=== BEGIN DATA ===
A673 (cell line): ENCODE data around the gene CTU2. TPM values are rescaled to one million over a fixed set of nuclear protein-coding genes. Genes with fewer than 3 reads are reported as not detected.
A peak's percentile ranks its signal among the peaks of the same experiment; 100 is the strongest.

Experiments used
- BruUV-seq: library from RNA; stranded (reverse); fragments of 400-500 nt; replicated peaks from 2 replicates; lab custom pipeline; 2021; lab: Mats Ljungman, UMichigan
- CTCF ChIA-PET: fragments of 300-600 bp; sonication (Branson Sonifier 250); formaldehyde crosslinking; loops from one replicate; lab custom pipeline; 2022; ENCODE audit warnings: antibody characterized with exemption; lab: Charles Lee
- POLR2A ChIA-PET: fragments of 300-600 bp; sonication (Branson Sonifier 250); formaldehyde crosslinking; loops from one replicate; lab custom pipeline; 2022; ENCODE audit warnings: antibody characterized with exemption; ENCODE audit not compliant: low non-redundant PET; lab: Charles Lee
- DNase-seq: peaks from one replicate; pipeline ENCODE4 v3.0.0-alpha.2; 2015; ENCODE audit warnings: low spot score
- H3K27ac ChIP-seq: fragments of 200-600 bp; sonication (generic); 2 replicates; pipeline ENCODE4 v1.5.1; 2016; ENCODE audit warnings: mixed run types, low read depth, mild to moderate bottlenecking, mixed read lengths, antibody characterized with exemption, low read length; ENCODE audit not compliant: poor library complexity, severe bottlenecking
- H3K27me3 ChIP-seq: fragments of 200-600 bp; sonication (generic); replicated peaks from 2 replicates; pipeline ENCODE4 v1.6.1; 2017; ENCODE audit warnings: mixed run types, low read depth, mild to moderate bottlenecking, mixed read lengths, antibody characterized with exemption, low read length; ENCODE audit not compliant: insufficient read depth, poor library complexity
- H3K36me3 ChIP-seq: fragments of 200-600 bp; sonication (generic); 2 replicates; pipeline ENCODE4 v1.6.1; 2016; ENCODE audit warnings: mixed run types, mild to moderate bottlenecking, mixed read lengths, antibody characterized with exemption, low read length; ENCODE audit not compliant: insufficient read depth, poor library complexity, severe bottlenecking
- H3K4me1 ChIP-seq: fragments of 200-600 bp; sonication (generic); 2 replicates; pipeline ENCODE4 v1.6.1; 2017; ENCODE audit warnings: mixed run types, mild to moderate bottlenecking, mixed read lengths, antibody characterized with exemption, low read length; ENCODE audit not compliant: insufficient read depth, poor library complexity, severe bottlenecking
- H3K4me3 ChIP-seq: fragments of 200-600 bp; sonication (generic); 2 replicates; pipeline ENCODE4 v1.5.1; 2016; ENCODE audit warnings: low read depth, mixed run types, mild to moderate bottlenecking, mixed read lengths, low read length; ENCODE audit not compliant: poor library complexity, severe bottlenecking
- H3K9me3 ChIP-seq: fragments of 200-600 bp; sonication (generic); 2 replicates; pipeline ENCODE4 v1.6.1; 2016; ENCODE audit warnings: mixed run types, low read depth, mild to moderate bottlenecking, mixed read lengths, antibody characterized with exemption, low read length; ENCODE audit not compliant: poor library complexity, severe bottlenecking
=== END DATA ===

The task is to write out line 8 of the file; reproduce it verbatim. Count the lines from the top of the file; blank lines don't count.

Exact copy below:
- H3K27ac ChIP-seq: fragments of 200-600 bp; sonication (generic); 2 replicates; pipeline ENCODE4 v1.5.1; 2016; ENCODE audit warnings: mixed run types, low read depth, mild to moderate bottlenecking, mixed read lengths, antibody characterized with exemption, low read length; ENCODE audit not compliant: poor library complexity, severe bottlenecking